The studio at Rosemount was a converted barn a little way away from the house. It was used for dances and had a radio-gramophone, which was played all the time during art lessons. It was blaring away, and Mervyn and Wanda were doing a Samba among the easels when Daniel came in for his first class. “Shut off that ruddy noise!” he shouted. He was learning fast how to talk to his pupils.
“Let’s make it a dancing lesson instead,” Wanda pleaded, jigging up to him and raising her left hand to his shoulder.
He brushed her off. “You’ve come here to draw, and draw you damn well will. Now get on those chairs, everybody, and pick the easels up and let’s see what we’re going to do.”
Gabriel always let them draw what they wanted. He insisted on it, in fact. They must paint to express themselves. “It doesn’t matter if it doesn’t look like anything,” he said. “Draw the inside of your brain.”
So they splashed on blocks of mad colour and explosions of zigzag lines, and women with two heads, and men like playing cards with eyes in the wrong place. You could paint on the walls if you wanted to, or draw caricatures of the Helpers. That was observation.
Pamela always wanted to draw neat little pictures of cape gooseberries, or kingcups in a green glazed vase, with the reflection of the window highlighted in squares on the bulge. But when she drew flowers that looked like flowers, Gabriel ran his hand through what was left of his hair and said: “What do you think this is – a botany class?”
“I’ve been told I can let you draw what I like,” Daniel said.
“What we like,” they corrected him, lolling. John Birch was sharpening pencils with a Japanese dagger with which he was making great play this term, even eating his meals with it and using it on onions in the cookery class.
“We’ll start with the human form not so divine,” Daniel said. “One of you sit out here. You – girl with the red hair – come on.” He put Eileen on a chair in the middle of the room an arranged her arm and legs, which she rearranged as soon as his back was turned.
“Now you others get on and draw her. Draw, I said,” as Mervyn began to flourish a brush. “No colour until I see how you can use your pencils.”
While they began, with sighings and groans, he went to look out of the window where the grassland dropped downhill to the village among oak trees stunted by wind and pulled at odd angles by the slope. Pamela liked the view, but Gabriel would never let them paint it. He said it was bucolic, and made them look out of the other window and paint the slagheaps instead.
Perhaps Daniel would let her paint the rolling green view. He seemed to like it, and dragged herself away reluctantly to walk round the room and quell the scufflings that were breaking out as people got bored with drawing Eileen.
“Good God,” he said, as he looked at the drawings. “What is all this – spirit drawing? None of them are anything like.” He picked up Mamie’s drawing, tried it upside down, turned it round again and said: “Ghastly.”
“Well, its how I see her,” said Mamie, who fancied her art, and was going to design materials for her mother’s shop.
“If that’s how she looks, God help her,” said Daniel, and Eileen stuck her tongue out at him.
“We’re always allowed to draw how we like,” said Mamie smugly. “You mustn’t repress us.”
“It’s just a waste of my time.” He said, flinching at what he picked up from Mervyn’s easel. “You could scribble that nonsense in the playroom.”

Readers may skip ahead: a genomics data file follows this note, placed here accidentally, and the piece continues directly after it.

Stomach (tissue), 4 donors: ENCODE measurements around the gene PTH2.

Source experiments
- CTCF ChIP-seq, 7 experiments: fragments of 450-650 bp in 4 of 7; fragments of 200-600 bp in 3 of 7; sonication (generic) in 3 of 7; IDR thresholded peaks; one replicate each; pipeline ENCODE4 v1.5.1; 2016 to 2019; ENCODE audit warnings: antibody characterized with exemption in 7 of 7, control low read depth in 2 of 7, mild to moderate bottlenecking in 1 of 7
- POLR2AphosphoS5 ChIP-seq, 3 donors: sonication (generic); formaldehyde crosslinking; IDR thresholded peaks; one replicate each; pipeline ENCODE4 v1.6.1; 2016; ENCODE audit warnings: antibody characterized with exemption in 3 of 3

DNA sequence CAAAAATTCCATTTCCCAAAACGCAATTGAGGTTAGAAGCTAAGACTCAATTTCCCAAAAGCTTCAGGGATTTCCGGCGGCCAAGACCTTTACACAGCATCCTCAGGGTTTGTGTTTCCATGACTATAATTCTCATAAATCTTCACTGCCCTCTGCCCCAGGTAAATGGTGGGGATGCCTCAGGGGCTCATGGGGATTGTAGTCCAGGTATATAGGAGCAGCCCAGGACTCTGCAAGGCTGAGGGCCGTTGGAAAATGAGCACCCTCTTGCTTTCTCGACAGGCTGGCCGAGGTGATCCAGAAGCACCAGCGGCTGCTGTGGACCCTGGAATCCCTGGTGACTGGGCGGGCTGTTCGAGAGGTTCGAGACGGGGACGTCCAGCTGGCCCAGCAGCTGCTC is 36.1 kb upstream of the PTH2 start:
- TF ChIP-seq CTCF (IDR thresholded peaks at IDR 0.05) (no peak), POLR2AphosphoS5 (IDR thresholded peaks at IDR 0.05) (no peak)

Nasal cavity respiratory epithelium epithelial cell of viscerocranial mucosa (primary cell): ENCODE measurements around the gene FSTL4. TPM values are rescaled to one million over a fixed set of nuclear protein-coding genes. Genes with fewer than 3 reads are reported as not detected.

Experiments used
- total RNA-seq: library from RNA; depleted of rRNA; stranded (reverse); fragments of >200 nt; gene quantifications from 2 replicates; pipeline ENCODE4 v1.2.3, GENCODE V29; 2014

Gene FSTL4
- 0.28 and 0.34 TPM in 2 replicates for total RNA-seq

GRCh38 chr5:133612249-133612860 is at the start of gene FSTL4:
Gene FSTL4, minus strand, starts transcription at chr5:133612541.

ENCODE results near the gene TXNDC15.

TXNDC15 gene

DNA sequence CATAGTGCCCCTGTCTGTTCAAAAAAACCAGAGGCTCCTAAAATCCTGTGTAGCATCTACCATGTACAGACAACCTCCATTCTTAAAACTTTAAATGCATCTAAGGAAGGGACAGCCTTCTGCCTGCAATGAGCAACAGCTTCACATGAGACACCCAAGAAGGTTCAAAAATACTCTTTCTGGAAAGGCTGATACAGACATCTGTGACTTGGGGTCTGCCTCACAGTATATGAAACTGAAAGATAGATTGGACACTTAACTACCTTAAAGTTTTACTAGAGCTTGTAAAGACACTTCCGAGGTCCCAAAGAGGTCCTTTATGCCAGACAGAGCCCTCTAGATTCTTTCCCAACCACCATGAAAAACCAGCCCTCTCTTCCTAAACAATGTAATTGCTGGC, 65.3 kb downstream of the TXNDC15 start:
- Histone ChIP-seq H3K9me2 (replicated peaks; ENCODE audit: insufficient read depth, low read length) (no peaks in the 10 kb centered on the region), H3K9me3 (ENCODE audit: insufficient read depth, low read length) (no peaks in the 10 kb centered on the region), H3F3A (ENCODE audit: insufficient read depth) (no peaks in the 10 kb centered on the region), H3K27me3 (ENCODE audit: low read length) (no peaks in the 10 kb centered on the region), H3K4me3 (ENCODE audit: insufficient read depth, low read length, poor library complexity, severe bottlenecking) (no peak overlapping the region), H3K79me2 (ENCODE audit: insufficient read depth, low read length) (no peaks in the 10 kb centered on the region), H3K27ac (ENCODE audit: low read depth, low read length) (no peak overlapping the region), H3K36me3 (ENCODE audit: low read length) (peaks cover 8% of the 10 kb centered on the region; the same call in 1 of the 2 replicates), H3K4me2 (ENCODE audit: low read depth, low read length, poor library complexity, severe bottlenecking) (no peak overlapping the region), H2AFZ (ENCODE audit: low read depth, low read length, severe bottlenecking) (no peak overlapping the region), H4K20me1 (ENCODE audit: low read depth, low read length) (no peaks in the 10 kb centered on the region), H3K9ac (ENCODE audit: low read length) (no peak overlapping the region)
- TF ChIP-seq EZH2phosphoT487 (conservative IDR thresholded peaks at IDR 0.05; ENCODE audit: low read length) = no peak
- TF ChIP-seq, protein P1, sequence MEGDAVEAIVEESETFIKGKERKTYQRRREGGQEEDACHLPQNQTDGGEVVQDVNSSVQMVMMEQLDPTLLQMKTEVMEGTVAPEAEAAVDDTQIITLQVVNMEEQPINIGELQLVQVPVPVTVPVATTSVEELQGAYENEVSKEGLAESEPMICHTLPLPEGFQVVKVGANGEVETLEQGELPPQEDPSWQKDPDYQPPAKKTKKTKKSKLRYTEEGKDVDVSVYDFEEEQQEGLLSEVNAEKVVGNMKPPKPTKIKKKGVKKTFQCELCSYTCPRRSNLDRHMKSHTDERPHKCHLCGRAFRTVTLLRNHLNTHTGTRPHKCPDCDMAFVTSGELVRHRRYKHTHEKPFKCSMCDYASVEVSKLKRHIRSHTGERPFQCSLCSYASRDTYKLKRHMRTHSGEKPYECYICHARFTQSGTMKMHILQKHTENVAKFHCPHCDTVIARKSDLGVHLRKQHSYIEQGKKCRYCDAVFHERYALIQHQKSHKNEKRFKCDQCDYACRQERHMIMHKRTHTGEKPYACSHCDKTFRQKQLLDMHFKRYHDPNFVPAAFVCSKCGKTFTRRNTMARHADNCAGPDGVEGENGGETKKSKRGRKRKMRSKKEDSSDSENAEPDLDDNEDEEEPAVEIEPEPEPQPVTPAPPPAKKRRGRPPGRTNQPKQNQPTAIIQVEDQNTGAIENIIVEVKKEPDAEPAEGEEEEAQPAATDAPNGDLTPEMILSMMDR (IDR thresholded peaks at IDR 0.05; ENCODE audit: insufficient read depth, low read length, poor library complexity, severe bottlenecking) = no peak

“Ah, but we haven’t got a playroom, and it isn’t nonsense. It’s the expression of our inner selves, Daniel.”
“If that’s the expression of yours,” he said, tossing the paper back to Mervyn, “I don’t want to know it – and don’t call me Daniel. I’ve never been a schoolmaster before, but my impression is that I should be called Mr. Brett, or even Sir.”
“Oh no, not here, Daniel.” They chorused.
When Daniel came to Pamela’s sketch, which had a head, two arms, two legs, buttons down the dress, and was just possibly recognizable as Eileen, he said: “Ah now, this is better. Here’s something sane at last.”
“Oh, her,” Mamie said scornfully. “She doesn’t count. She’s not been here very long. She hasn’t progressed as far as us.”
“Anyway, said Babette, “she’s wet.”
“I’m not!” Pamela picked up a ruler and fell on her. She had progressed far enough anyway to fight in class. Most of the others joined in, and Daniel wandered over to the gramophone and began to look through the records.
“Oh, look,” he said, “if you’re going to scrap, you might as well go and do it somewhere else. What time is this class supposed to end?”
“We go when we like,” they said.
“Well you can go when I like today. Scram.”
When the others went out, Pamela was left behind sniveling in a corner. Someone had hacked her on her weak angle and it still hurt too much to walk, so Daniel said: “Sit down and finish your drawing. It’s not bad, you know. Those others – ye gods ! How old are those dead-end kids?”
“About fourteen or fifteen, this class. Babette’s sixteen, but she’s backward.”
“Hardly the word I’d have used.”
“They say I’m retarded,” Pamela told him, limping over to her easel, because I still like playing games. But I can’t see the point of being grown up too soon, can you? After all, you’ve got to be it the rest of your life.”
Pamela was surprised to find she could say such things to him. The other Helpers would have told her to get wise to herself, or given her a little lecture on infantilism.
Daniel played the gramophone and wandered round looking at the pictures on the walls, while Pamela put shadings into her drawing of Eileen. She was quite pleased with it. At the High School, when her cape gooseberries were successful, she used to take them home for Aunt Winnie to hang in her bedroom, but Estelle would not want Eileen on the candy-striped walls of her bedroom, which had just one picture that Pamela thought must be the wrong way up.
Monica Dickens, 1915-1992
Flowers on the Grass, 1949. Chapter 9. Pamela
Image: Oskar Kokoschka. Kunstschau Wien, 1908.